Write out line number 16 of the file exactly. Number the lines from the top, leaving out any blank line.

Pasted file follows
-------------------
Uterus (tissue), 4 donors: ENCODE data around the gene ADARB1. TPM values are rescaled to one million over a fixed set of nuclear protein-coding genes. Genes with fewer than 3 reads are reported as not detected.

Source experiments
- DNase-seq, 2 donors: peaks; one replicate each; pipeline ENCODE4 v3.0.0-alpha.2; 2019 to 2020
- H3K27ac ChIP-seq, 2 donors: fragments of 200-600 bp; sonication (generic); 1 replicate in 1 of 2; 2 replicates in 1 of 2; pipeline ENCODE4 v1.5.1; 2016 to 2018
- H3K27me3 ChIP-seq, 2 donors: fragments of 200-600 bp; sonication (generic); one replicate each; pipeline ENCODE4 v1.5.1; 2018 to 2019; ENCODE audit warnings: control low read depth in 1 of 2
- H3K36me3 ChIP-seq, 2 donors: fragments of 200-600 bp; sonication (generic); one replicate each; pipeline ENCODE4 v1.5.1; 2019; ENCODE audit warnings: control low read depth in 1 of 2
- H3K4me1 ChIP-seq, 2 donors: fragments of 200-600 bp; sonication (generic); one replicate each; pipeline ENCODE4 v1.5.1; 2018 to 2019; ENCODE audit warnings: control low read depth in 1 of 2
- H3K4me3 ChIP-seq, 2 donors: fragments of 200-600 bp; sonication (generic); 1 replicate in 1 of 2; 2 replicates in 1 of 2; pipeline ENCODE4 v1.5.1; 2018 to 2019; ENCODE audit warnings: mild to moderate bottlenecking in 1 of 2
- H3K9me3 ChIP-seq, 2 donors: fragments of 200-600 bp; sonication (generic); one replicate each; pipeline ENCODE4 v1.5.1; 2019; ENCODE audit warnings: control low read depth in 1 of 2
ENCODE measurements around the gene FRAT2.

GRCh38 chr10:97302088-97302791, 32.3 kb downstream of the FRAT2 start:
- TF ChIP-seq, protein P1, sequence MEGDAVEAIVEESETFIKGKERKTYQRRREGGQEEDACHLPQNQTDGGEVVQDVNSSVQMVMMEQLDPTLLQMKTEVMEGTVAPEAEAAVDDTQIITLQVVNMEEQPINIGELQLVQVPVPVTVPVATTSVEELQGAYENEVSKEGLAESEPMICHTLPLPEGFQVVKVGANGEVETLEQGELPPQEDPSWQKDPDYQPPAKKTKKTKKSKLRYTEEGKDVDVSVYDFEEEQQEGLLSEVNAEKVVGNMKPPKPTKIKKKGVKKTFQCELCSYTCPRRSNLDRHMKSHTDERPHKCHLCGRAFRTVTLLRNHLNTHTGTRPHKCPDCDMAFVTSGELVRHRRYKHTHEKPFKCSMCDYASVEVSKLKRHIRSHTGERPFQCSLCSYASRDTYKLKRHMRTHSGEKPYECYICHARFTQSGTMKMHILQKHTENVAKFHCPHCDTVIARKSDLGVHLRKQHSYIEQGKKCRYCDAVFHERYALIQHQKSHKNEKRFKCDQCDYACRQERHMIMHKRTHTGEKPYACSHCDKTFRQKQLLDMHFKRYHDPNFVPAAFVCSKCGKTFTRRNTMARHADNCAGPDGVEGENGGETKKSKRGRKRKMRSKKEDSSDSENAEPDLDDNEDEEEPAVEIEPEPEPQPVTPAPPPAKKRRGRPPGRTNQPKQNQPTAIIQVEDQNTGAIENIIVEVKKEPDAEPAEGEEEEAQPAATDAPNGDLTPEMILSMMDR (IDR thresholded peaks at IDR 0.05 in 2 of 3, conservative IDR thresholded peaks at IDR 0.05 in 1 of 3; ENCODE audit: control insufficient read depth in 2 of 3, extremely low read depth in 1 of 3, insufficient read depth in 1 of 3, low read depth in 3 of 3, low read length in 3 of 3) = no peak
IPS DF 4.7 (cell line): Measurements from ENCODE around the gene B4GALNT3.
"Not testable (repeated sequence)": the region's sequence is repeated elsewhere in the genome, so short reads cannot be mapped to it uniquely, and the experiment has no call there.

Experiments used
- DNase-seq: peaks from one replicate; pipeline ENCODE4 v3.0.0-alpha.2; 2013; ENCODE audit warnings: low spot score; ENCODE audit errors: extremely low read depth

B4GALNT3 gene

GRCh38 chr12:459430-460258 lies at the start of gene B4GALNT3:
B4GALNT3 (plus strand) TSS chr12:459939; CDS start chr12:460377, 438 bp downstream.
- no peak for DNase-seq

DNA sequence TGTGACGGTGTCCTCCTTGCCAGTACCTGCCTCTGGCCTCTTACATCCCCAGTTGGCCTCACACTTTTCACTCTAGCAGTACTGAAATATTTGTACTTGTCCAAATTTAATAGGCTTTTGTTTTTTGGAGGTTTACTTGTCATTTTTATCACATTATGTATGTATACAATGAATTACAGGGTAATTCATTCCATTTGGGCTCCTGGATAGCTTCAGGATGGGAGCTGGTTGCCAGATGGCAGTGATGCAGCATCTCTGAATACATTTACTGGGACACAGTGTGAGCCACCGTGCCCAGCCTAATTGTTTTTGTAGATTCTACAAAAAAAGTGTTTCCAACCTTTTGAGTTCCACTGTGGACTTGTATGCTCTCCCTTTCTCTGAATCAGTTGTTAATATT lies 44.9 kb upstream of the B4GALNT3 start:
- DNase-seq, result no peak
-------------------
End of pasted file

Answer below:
- DNase-seq: peaks from one replicate; pipeline ENCODE4 v3.0.0-alpha.2; 2013; ENCODE audit warnings: low spot score; ENCODE audit errors: extremely low read depth